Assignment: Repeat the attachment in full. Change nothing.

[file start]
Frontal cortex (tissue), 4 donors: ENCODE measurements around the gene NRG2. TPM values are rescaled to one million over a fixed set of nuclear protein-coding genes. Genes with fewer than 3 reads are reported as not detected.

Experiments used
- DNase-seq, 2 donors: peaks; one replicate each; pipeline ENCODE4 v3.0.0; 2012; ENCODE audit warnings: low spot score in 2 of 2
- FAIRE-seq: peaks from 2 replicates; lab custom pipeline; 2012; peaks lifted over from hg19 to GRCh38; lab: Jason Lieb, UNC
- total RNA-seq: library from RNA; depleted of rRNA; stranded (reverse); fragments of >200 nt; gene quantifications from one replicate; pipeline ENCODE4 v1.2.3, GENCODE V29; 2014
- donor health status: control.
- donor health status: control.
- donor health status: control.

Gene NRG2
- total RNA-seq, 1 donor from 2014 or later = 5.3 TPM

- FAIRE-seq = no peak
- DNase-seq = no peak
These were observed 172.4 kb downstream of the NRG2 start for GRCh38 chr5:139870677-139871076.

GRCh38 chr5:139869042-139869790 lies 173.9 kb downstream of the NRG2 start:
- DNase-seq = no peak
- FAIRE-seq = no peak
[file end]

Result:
Frontal cortex (tissue), 4 donors: ENCODE measurements around the gene NRG2. TPM values are rescaled to one million over a fixed set of nuclear protein-coding genes. Genes with fewer than 3 reads are reported as not detected.

Experiments used
- DNase-seq, 2 donors: peaks; one replicate each; pipeline ENCODE4 v3.0.0; 2012; ENCODE audit warnings: low spot score in 2 of 2
- FAIRE-seq: peaks from 2 replicates; lab custom pipeline; 2012; peaks lifted over from hg19 to GRCh38; lab: Jason Lieb, UNC
- total RNA-seq: library from RNA; depleted of rRNA; stranded (reverse); fragments of >200 nt; gene quantifications from one replicate; pipeline ENCODE4 v1.2.3, GENCODE V29; 2014
- donor health status: control.
- donor health status: control.
- donor health status: control.

Gene NRG2
- total RNA-seq, 1 donor from 2014 or later = 5.3 TPM

- FAIRE-seq = no peak
- DNase-seq = no peak
These were observed 172.4 kb downstream of the NRG2 start for GRCh38 chr5:139870677-139871076.

GRCh38 chr5:139869042-139869790 lies 173.9 kb downstream of the NRG2 start:
- DNase-seq = no peak
- FAIRE-seq = no peak